This article originally appeared in the Ottawa Citizen.
By Heather Exner-Pirot, April 26, 2022
As the world grapples with the need for low-carbon energy sources, nuclear power is making a comeback. The Chernobyl disaster in 1984 and the Fukushima Daiichi accident in 2011 dealt near-fatal blows to the sector. But our concurrent energy, security and climate crises are changing hearts and minds, and a nuclear renaissance is on the horizon. Canada has all the tools to be a leader in this new era. Will it use them?
Even before Russia invaded Ukraine, Europe was looking for alternatives to fossil fuels in support of its climate goals. The high cost and intermittency of wind and solar, and the energy crisis it provoked in the Fall, helped push nuclear back to the forefront after years in the wilderness. The Fukushima nuclear power plant meltdown, triggered by an earthquake and a tsunami, had previously prompted former chancellor Angela Merkel to announce a nuclear exit for Germany. The European Union remained divided for years on whether nuclear power had a role in the continent’s energy mix. With the urgent need to get off Russian natural gas, this is now a settled question.
Nuclear power is roaring back, with new reactors or extensions of older ones announced weekly. According to the World Nuclear Association, about 100 power reactors are on order or planned, and more than 300 more are proposed. Nuclear’s promise of low carbon, baseload power, and increasingly competitive price with fossil fuels is too good to pass up.
The safety concerns of nuclear-hesitant environmentalists have never been grounded in reality. From mining to milling to power generation, all the way to waste management, the industry is incredibly well-regulated and remarkably effective in accident prevention. Indeed, nuclear power is much like air travel: the fear of accidents is not tied to the sterling safety record of the industry overall.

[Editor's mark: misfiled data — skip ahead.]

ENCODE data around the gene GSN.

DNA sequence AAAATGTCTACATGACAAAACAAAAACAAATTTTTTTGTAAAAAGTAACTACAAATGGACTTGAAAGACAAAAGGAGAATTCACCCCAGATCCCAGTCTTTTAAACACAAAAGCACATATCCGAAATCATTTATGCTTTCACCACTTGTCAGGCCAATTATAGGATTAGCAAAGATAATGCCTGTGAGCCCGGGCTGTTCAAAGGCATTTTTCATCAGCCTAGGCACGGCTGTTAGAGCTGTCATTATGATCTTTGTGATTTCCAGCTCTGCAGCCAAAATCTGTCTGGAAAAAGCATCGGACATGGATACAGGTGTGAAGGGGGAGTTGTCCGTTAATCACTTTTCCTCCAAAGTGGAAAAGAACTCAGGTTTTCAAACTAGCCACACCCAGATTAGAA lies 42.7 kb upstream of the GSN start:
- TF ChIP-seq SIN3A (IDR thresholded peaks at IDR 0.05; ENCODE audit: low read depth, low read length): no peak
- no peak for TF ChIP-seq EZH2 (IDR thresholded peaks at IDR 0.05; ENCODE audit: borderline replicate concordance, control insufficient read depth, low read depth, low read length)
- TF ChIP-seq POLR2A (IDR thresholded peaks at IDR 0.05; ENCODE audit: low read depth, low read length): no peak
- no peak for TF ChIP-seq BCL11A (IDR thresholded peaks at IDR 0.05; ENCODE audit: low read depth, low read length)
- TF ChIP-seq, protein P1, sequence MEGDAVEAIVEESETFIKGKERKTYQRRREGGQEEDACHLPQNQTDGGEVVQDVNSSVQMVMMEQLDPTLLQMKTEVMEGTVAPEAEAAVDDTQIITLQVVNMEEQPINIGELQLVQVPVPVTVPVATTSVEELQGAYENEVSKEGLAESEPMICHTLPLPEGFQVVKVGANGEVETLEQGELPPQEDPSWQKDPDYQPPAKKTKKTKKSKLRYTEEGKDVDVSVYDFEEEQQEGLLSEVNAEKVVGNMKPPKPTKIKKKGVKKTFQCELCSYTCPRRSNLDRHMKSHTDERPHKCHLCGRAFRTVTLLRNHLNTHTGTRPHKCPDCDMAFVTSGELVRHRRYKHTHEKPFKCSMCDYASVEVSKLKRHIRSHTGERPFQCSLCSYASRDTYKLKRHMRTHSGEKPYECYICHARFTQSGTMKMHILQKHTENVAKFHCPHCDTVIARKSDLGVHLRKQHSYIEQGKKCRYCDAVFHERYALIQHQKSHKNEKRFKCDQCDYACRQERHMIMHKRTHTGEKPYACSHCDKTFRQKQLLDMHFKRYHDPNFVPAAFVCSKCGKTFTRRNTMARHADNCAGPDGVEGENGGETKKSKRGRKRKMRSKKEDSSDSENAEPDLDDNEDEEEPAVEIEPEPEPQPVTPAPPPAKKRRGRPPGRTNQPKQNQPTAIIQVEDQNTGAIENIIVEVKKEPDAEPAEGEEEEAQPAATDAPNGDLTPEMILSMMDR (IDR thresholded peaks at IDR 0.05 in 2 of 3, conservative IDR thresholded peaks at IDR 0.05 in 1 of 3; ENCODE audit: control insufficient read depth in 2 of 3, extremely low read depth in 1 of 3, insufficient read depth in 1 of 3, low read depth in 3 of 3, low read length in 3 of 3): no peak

Enter Canada. The world’s richest uranium deposits are found in the Athabasca basin of northern Saskatchewan, an area the size of Iceland populated primarily by Dene people. The crown jewel is the Cigar Lake mine, 700 km north of Saskatoon, which is not only the highest-grade uranium mine in the world at an astonishing U3O8 concentration of 15.9 per cent, but also the most valuable mine on the planet, by tonne of ore, for any metal. In total there are five uranium operations and about a dozen exploration companies in the region. (Just a few hundred kilometres west is the Athabasca oil sands and its 167 billion barrels of oil, making the region one of the most globally significant in an energy hungry world).
The total market cap for the uranium sector — the book value of all publicly traded uranium miners put together — is about $37 billion. This is astonishingly small for a product that provides 10 per cent of the world’s electricity. But with demand for uranium now exceeding supply, and new sanctions on Russian enriched uranium, allies are calling to ask how they can get more of our product. The prospects for Canadian uranium are bullish.
But that’s not the only opportunity that awaits. Saskatchewan, Ontario, New Brunswick and Alberta have just released a strategic plan to position Canada as an exporter of small modular reactor (SMR) technology. SMRs are smaller than conventional nuclear reactors (300MW or less) and are meant to be manufactured at a plant and then assembled on site — thus the “modular” – and therefore cheaper and easier to build. They are designed to be safer and can also be deployed in remote and off-grid sites, making them perfect to replace diesel generation in northern communities, or to power the process of separating bitumen from sand in an emissionless manner, moving the oilsands closer to their net-zero goals. Dozens of prototypes are now being designed and built around the world, but Canada has a competitive edge with its world-class uranium reserves.
This is where the federal government comes in. Environment and Climate Change Minister Steven Guilbeault is known to personally disdain nuclear energy. When he issued $5 billion in green bonds in March to finance projects that support the government’s climate and environmental objectives, he bewilderingly excluded nuclear energy. This blindsided the nuclear industry. But other corners of the government have been more supportive, and the federal budget this month earmarked $120 million to support research and regulation of SMRs.
The tide is turning in the Liberal caucus, as it has across the western world in the past six months. Nuclear energy is quickly evolving from misfit to darling. Few nations stand to gain as much strategically, economically and environmentally from a nuclear renaissance as Canada. The government’s messaging needs to start reflecting this.
Heather Exner-Pirot is a Senior Policy Analyst at the Macdonald-Laurier Institute.